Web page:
when Manny said that he thought of himself as an ordinary
fighter, Freddie rapidly commented, “You’re not ordinary!”
One man who most certainly
would not think so is Floyd “Money” Mayweather. There is no
way that he would just move over and make room for the great
Filipino fighter to take over that type of notoriety. Almost
as Bayless was waving the fight off at .55 of the final
round, the name Mayweather could be heard rumbling like an
earthquake reaching a crescendo. By the time Roach got to
speak in the post-fight interview he was saying that name.
There are two things that might stand in the way of that
fight ever taking place. The first is; will Mayweather
actually agree to fight him? Secondly, the money must be
right. Floyd will not have his way with the percentages, and
if that could not be agreed upon then it won’t happen. Would
this be the fight of decade? One of the best fights in
history? Possibly. All I know is, I would not miss it!
Three other televised fights
on the card, the first being the one between Alfonso Gomez
(21-4-2, 10 KOs) and Jesus Soto Karass (24-4-3, 16 KOs).
Gomez suffered a nasty cut next to his right eye caused by
an accidental head butt, and the constant flow of blood was
certainly bothersome for him. His corner was never able to
stop the bleeding, and the fight was ended in the sixth
round. Alfonso was declared the winner, as he was ahead on
all three cards at the time of the stoppage, 58-54, 57-55,
and 57-55. Soto Karass was called for two low blows during
this shortened contest with points being deducted in both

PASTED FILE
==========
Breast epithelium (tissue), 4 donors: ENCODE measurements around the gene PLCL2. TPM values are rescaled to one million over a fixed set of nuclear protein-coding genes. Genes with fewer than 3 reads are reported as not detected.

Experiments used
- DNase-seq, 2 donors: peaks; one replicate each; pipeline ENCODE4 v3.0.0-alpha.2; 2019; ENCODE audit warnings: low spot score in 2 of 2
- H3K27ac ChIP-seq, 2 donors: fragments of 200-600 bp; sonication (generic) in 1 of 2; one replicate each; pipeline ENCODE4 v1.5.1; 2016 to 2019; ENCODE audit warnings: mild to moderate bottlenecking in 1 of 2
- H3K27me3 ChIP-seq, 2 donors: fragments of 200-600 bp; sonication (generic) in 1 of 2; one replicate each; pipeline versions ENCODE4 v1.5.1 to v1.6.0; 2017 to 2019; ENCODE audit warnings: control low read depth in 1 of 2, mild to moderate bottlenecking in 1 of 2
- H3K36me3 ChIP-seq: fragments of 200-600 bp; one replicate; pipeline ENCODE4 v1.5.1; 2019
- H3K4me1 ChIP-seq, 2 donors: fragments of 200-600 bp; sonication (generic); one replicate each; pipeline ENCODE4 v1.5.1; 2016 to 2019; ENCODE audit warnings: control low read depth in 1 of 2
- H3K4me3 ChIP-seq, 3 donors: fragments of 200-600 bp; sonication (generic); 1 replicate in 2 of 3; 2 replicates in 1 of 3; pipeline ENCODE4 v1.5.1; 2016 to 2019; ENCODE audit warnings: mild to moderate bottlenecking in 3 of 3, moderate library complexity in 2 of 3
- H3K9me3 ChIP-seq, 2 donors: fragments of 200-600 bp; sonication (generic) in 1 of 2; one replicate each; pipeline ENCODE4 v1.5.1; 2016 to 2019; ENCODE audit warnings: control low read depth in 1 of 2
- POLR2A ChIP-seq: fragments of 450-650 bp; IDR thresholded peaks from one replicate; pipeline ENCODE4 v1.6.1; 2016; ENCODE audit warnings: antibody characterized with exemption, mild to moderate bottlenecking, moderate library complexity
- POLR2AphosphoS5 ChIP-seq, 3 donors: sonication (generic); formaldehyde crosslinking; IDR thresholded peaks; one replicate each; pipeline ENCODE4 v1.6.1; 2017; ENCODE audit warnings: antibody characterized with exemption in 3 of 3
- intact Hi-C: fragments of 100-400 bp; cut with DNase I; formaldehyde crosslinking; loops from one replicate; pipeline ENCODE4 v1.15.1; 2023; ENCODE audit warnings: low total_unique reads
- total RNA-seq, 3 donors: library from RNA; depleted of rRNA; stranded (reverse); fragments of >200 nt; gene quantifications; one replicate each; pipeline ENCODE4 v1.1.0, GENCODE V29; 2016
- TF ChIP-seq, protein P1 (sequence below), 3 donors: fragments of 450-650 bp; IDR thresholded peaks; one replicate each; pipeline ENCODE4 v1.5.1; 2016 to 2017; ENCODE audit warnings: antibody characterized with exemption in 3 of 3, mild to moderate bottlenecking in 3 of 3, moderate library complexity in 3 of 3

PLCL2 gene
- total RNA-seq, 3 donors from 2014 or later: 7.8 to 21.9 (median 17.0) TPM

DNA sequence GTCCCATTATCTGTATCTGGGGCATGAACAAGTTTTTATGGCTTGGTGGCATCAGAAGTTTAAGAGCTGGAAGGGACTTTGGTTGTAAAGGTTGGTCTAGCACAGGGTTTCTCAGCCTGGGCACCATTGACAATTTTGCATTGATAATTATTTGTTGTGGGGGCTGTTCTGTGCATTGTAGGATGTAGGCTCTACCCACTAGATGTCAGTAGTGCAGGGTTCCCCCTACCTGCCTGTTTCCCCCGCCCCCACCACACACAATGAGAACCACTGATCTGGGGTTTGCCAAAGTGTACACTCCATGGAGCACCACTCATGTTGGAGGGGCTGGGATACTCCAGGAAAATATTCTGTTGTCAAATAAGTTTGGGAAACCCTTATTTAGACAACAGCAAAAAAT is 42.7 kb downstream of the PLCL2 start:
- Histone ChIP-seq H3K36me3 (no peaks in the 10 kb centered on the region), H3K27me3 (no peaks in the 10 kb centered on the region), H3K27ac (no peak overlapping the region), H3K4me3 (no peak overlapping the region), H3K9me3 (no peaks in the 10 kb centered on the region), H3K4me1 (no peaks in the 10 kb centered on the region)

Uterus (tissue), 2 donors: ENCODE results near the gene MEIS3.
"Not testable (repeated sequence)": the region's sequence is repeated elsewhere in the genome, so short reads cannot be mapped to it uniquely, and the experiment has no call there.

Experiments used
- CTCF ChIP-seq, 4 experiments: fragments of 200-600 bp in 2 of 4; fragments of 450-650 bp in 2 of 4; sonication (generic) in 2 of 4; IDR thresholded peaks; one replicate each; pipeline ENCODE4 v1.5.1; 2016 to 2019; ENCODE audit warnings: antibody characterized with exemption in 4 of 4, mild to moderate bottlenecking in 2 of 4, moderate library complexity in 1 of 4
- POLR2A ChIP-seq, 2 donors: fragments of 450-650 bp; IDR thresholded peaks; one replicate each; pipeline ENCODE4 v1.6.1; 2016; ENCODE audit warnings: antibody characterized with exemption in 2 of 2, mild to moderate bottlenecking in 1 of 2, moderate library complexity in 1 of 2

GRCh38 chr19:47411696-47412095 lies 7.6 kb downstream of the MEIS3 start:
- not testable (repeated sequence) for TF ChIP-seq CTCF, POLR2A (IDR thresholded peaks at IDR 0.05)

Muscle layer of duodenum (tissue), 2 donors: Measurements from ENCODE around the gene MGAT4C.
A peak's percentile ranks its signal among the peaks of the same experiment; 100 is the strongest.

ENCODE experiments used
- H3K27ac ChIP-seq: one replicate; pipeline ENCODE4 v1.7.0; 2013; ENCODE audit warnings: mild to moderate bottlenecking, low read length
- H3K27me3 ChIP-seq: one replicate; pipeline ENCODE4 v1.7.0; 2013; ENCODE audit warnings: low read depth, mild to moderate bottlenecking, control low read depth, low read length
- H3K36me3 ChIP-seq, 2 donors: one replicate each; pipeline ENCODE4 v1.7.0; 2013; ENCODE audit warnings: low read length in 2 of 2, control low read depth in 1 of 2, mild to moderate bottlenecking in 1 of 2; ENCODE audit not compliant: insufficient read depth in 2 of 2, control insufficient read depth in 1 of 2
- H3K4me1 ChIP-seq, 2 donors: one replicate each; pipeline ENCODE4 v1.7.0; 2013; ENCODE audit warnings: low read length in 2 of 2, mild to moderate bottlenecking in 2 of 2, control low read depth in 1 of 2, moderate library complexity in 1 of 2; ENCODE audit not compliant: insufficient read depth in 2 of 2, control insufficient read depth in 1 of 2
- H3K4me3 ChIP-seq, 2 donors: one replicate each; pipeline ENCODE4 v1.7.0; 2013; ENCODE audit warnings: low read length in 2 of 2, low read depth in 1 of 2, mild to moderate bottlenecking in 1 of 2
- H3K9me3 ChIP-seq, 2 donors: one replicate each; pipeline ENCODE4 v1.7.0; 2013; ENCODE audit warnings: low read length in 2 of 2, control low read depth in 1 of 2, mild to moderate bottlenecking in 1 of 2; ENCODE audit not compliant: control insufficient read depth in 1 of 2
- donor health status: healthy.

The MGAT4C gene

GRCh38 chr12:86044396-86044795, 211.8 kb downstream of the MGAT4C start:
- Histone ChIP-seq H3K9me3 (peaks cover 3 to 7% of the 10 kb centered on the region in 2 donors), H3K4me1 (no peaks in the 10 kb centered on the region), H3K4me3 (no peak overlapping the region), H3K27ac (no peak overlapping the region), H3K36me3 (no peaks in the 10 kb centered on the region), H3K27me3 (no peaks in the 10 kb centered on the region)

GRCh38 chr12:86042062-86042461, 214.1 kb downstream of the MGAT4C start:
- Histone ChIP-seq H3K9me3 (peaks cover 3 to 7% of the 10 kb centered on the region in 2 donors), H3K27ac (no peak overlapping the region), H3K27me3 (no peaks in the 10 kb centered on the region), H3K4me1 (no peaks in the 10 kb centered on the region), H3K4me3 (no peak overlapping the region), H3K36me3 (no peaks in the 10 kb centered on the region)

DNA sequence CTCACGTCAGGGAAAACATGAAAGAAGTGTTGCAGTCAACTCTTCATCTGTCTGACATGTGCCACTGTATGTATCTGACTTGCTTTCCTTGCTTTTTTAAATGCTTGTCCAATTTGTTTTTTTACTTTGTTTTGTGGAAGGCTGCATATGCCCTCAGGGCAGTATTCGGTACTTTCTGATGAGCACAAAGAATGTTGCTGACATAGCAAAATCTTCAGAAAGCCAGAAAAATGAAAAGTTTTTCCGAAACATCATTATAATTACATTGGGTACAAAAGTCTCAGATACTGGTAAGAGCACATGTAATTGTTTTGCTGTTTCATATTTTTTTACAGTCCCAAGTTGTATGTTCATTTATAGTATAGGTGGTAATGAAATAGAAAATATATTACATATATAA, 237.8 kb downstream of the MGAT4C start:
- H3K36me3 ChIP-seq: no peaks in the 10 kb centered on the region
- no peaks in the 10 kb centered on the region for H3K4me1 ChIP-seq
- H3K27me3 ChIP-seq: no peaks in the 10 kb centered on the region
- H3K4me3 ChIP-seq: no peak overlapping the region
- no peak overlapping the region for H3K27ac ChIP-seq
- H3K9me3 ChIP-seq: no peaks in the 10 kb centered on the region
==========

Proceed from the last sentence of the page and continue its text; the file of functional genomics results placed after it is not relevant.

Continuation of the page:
the third and fourth rounds.
Yuri Foreman (28-0, 8 KOs)
kept his win streak alive when he defeated Daniel Santos
(32-4-1, 23 KOs) in his twelve round battle. This victory
allowed him to become the new WBA Super Welterweight World
Champion. Santos was charged with two knockdowns, an iffy
one in the second round when his glove hit the ground, and a
clean knockdown by Foreman in the 12th.
The fight that was shown
just before the ‘big one’ should have been, in my opinion,
the curtain-jerker of the night. I was really looking
forward to this face-off between Julio Cesar Chavez, Jr.
(41-0, 30 KOs) and Troy Rowland (25-3, 7 KOs). I had wanted
to watch Chavez, Jr., but found myself losing interest and
wandering around very quickly. To be honest, I even had to
look up who his opponent was, because the name didn’t ring a
bell. Sad. Julio did win the fight convincingly, 99-91,
98-92, 97-93, and maybe I was just so looking forward to the
Pacquiao/Cotto that I was distracted. Still, one of the
other two fights would have held my interest a lot more, I
So the fight everyone was looking forward to has come and
gone. Now the hype can start for Pacquiao/Mayweather – two
totally different personalities with completely different
attitudes towards their craft. This time we had two
gentlemen from start to finish. If Manny and Floyd get to
clash we all know that won’t be the case. But hell, that
will all be part of the fun!
Be safe and God Bless
Viva La Raza,